A CD33 variant associated with Alzheimer’s boosts levels of wild-type TREM2, hinting that these risk factors could share a common mechanism.
The genetic relics of ancient, dormant retroviruses pepper the human genome. One such virus reanimates in about one-third of ALS cases.
Analysis of the avagacestat trial of 2012 details the side effects that sank the drug, and the outcomes that support CSF biomarkers for prodromal Alzheimer’s disease.
The 1000 Genomes consortium released its final report and sequence data set. It will help scientists studying neurodegenerative diseases better interpret GWAS findings.
Acetylated tau accumulates in Alzheimer’s disease, and associates with pathology and behavioral measures in mouse models.
Drosophila were just fine, thank you very much, despite carrying the ALS- and FTD-linked repeats in the same intronic context as they occur in people.
In a large population study, middle-aged people who developed atrial fibrillation were about twice as likely as their peers to succumb to dementia over the next 20 years.
GATA4 transcription factor connects selective autophagy to pro-inflammatory state of cells harboring DNA damage. Researchers propose the pathway may play a role in age-related disease.
Some Alzheimer’s risk genes may be partners in crime, influencing each other’s expression or behavior. In this week’s Nature Neuroscience, researchers report immune-related AD risk genes interact in human monocytes. Of particular note, increased expression of the CD33 receptor boosted the amount of wild-type TREM2 on the cell surface, suggesting a functional connection between these proteins.
Scientists looking for amyotrophic lateral sclerosis risk factors may have found a new culprit lurking in the DNA of every person on the planet. Endogenous retroviruses, the relics of ancient infections, dot the human genome. One of these, HERV-K, reawakens and produces RNA and proteins in a subset of people with sporadic ALS, according to a paper in Science Translational Medicine.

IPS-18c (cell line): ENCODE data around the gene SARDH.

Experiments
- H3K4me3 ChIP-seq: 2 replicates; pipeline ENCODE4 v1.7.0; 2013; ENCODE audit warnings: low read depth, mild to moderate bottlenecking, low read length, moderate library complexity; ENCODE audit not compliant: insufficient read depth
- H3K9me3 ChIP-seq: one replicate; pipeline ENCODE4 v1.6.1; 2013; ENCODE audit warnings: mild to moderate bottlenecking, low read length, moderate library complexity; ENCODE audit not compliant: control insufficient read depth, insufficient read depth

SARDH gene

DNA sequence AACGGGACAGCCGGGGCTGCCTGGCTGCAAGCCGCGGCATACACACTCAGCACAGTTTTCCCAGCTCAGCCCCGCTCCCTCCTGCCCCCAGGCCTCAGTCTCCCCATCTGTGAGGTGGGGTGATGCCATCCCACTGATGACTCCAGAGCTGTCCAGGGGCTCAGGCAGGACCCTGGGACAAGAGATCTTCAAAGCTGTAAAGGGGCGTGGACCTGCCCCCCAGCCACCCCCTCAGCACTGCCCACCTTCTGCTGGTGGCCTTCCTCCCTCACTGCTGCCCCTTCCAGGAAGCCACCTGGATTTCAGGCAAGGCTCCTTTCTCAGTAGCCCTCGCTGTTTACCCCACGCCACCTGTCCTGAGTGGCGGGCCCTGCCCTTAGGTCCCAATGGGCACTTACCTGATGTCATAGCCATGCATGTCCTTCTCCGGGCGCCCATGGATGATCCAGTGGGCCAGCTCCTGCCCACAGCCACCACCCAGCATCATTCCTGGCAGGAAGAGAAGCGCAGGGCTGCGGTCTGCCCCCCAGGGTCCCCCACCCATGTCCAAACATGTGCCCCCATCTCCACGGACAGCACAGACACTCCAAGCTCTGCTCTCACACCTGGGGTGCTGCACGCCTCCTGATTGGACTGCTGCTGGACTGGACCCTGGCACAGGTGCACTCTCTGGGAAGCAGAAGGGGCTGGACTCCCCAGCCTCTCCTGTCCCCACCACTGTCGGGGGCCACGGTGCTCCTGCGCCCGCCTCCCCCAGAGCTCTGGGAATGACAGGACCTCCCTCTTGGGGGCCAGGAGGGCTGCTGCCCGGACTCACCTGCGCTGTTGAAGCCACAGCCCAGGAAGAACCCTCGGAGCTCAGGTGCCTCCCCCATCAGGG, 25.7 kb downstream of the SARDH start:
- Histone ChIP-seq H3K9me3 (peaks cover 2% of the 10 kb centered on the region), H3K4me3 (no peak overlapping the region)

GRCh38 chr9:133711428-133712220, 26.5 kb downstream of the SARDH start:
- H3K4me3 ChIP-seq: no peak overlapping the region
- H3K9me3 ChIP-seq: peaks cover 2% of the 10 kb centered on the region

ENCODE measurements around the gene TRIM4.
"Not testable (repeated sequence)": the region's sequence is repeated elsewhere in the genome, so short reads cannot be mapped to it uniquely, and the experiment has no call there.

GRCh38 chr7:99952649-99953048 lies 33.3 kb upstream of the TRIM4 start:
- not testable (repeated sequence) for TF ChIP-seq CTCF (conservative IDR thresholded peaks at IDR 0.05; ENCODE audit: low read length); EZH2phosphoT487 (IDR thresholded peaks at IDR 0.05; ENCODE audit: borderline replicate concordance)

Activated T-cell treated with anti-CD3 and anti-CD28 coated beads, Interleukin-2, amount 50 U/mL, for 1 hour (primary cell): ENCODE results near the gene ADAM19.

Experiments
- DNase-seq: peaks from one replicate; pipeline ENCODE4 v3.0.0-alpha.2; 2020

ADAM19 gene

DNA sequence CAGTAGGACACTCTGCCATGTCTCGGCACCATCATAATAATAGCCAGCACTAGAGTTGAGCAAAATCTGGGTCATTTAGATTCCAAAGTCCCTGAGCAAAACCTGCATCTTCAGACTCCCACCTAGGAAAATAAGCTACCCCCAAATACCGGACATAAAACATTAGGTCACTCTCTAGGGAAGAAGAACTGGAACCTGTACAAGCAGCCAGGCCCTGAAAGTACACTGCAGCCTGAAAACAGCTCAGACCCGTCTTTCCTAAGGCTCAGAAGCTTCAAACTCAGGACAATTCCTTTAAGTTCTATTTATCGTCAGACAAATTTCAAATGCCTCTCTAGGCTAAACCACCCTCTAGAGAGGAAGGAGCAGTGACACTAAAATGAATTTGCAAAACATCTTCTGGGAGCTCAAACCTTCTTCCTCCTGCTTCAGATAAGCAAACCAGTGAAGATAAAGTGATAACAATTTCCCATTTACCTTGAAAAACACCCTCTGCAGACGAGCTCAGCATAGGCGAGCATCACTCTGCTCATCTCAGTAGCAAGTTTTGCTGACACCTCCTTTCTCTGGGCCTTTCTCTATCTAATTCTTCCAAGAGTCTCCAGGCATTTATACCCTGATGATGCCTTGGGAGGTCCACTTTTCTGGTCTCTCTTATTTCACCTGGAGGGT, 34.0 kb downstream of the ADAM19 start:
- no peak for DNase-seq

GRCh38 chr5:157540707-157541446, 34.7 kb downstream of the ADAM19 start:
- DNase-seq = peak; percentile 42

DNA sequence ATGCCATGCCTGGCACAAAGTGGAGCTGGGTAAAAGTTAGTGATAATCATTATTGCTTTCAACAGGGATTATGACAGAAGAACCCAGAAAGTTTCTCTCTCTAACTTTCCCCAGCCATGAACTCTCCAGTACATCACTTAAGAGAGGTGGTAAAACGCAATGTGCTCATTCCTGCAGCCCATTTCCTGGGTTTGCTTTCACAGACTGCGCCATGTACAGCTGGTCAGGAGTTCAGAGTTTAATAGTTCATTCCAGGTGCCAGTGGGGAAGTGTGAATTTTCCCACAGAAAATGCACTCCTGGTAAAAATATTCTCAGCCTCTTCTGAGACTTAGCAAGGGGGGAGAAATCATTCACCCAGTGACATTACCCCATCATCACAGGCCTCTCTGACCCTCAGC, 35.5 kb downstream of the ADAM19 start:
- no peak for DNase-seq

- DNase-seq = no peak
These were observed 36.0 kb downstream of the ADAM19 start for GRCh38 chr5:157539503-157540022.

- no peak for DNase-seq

Do nuclear aggregates of hexanucleotide repeat RNAs, copied from an intron in the C9ORF72 gene, kill neurons? A study in Drosophila says no. Only when the RNAs escape into the cytoplasm do they cause trouble, probably because they are translated into repeat dipeptides there.
Evidence keeps growing that a person’s cardiovascular health in midlife affects the health of their brain in the future. A large population study in the Netherlands suggests that people who developed atrial fibrillation, a common arrhythmia, in middle age had up to triple the risk of sliding into dementia in old age.
- Jeremy Garson on Do Sleeper Viruses Awaken in ALS?
- Kaycee Sink on Neither Exercise Nor Supplements Boost Cognition in Two Large Studies
- Fred Van Leuven on New Type of Toxic Tau? Acetylated Form Correlates With Memory Defects
- Takaomi Saido on New Type of Toxic Tau? Acetylated Form Correlates With Memory Defects
- Marcia Ratner on Chronic toxic encephalopathy in a painter exposed to mixed solvents.
- Diane Stephenson and Stephen Arneric on Cerebrospinal Fluid Neurogranin Correlates with Markers of Neurodegeneration
- Aaron Gitler on C9ORF72 RNA Foci Acquitted of Toxic Charge—in Fruit Flies